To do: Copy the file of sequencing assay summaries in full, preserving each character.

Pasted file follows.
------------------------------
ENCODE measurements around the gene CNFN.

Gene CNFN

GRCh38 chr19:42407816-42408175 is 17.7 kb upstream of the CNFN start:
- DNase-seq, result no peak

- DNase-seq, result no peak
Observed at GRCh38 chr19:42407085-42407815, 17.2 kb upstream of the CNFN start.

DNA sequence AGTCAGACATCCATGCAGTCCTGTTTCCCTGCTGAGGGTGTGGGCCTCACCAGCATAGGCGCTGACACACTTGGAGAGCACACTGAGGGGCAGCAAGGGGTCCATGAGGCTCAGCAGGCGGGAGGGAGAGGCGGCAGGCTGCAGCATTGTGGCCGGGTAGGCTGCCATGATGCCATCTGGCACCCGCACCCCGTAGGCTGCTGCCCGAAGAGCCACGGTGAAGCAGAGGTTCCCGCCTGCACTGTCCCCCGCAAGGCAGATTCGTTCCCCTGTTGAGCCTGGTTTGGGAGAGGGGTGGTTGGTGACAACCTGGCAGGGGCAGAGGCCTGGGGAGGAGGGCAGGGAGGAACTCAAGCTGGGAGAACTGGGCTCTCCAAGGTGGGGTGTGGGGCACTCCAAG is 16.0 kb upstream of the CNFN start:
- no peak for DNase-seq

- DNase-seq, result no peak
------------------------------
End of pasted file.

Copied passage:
ENCODE measurements around the gene CNFN.

Gene CNFN

GRCh38 chr19:42407816-42408175 is 17.7 kb upstream of the CNFN start:
- DNase-seq, result no peak

- DNase-seq, result no peak
Observed at GRCh38 chr19:42407085-42407815, 17.2 kb upstream of the CNFN start.

DNA sequence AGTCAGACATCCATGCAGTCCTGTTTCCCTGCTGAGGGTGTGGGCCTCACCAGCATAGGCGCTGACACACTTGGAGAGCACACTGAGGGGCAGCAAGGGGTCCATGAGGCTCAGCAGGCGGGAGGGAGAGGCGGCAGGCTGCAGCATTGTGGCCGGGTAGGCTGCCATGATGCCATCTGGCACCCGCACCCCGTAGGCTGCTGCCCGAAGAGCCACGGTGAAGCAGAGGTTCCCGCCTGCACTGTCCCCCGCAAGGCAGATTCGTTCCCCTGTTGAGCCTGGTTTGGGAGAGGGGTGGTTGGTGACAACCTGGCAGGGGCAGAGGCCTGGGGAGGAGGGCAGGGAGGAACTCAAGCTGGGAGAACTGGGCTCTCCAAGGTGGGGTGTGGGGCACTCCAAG is 16.0 kb upstream of the CNFN start:
- no peak for DNase-seq

- DNase-seq, result no peak